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Weak Job Gains May Cause Delay in Action by Fed (NYT)
Catherine Rampell reports on the September jobs report, released more then two weeks behind schedule thanks to the shutdown. The September numbers are weak, and the rest of the year's jobs reports will be impacted by the whiplash of shutdown.
The Jobs Report was Totally Blech. And it May Get Worse. (WaPo)
Neil Irwin considers what conclusions should be drawn from the September jobs report. His top two are that the Fed's decision to maintain quantitative easing looks better and better, and that sequestration is probably to blame for weak growth.
Wall Street’s Government Disconnect (The Daily Beast)
Daniel Gross asks why Wall Street reacts so frantically to every suggestion of federal or state government default, when such a thing has never happened. Only municipalities have defaulted, so why did so many companies shed bonds that were due in October?
Don’t Blame Health Law for High Part-Time Employment (WSJ)
Ben Casselman says that for all that anti-Obamacare politicians try to connect the law to rises in part-time employment, the data just isn't there. Over the past year, when the employer mandate was still expected for 2014, part-time work has stayed flat.
There Is No Evidence That Obamacare Will Make Poor Americans Less Likely to Work (The Atlantic)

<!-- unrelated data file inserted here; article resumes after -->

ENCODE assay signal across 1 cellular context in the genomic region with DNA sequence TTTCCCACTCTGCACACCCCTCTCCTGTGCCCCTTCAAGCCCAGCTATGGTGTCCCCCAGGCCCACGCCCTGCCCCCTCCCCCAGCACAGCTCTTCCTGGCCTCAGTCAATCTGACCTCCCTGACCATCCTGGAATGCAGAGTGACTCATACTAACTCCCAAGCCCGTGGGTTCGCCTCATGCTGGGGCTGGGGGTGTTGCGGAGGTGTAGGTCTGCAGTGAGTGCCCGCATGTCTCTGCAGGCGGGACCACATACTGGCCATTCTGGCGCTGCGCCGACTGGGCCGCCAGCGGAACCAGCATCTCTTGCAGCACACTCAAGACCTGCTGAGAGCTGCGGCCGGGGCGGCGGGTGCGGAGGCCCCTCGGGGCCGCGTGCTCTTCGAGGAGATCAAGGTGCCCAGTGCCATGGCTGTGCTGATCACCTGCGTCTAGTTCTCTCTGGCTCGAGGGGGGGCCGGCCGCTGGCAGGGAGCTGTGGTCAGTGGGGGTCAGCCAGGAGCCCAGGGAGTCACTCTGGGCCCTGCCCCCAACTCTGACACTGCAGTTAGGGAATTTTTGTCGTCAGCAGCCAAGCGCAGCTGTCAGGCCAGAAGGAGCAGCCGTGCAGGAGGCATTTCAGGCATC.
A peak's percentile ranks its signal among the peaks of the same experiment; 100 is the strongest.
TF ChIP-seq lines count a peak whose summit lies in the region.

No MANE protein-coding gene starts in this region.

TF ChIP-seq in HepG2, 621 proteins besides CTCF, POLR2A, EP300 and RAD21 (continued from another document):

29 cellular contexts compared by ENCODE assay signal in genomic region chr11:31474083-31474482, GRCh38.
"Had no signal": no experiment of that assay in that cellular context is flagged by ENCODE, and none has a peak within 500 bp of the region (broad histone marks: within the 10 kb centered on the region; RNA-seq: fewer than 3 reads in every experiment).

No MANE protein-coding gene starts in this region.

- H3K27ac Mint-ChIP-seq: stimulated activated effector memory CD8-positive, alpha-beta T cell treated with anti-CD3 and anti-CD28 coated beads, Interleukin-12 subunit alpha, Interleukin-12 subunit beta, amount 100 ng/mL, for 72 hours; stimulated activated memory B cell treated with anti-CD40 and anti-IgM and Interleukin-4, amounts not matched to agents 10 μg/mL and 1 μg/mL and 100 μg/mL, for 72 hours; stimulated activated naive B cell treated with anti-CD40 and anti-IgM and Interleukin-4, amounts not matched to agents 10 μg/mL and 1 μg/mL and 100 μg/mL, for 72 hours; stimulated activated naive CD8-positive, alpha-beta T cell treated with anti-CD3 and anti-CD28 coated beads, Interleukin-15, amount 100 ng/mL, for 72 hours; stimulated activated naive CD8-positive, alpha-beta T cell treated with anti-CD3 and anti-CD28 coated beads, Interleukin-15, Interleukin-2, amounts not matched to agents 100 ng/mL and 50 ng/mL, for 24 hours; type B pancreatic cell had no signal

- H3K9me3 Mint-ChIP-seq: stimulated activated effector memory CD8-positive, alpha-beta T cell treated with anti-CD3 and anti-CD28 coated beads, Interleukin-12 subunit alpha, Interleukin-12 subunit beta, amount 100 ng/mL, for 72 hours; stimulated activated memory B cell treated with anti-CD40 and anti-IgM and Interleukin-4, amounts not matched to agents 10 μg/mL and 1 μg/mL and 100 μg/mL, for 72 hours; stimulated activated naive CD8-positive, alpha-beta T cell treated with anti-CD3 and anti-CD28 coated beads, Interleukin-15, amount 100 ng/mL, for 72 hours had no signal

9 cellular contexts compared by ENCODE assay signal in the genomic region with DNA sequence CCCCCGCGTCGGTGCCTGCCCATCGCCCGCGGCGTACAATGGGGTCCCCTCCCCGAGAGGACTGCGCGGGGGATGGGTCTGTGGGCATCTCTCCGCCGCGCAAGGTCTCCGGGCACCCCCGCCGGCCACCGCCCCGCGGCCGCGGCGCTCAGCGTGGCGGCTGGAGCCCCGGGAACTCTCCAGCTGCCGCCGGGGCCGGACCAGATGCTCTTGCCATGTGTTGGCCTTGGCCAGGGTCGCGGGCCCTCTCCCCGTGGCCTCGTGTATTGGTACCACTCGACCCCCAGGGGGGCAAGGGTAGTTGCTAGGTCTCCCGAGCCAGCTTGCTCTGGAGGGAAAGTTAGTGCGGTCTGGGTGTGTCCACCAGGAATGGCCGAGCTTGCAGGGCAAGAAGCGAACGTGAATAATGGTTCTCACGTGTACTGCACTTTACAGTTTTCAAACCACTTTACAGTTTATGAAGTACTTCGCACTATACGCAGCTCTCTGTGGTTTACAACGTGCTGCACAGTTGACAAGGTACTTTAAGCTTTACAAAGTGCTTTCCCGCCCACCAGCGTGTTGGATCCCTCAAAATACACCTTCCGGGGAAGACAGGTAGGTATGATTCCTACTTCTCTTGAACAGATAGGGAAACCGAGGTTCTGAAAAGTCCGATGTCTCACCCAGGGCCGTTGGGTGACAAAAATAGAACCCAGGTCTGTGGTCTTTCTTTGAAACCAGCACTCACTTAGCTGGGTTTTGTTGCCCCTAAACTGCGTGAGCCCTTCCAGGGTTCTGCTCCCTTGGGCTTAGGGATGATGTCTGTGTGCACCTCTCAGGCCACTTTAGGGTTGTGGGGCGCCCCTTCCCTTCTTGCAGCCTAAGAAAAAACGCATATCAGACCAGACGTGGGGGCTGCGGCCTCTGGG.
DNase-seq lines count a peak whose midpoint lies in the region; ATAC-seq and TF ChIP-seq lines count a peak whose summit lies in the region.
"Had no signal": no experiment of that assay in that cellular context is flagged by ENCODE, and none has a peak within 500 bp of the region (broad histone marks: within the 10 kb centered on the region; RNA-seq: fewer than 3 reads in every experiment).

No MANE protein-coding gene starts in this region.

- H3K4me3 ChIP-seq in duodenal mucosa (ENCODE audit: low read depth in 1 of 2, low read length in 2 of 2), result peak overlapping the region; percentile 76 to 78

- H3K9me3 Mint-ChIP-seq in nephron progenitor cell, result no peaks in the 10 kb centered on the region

Matthew O'Brien argues that Oregon's 2008 Medicaid expansion, which offered slots in the program by lottery, offers proof that obtaining health insurance won't cause people to stop working. That isn't surprising: healthcare doesn't buy groceries.
Sara Ziff’s Underage-Model Bill Gets Signed Into Law (NY Mag)
Charlotte Cowles celebrates the new law that gives underage models the protections that other child performers in New York have had for years, like education requirements. The law will be in effect before the next New York Fashion Week.
- Roosevelt Take: Roosevelt Institute Fellow Dorian Warren wrote about Sarah Ziff and the Model Alliance when they first began their labor organizing efforts.
CHART: Welfare Reform Is Leaving More In Deep Poverty (MoJo)
Stephanie Mencimer looks at a Center on Budget and Policy Priorities report on TANF, which finds that monthly cash benefits have steadily lost value since 1996's welfare reform. That's happened alongside an 130% increase in families with children living in extreme poverty.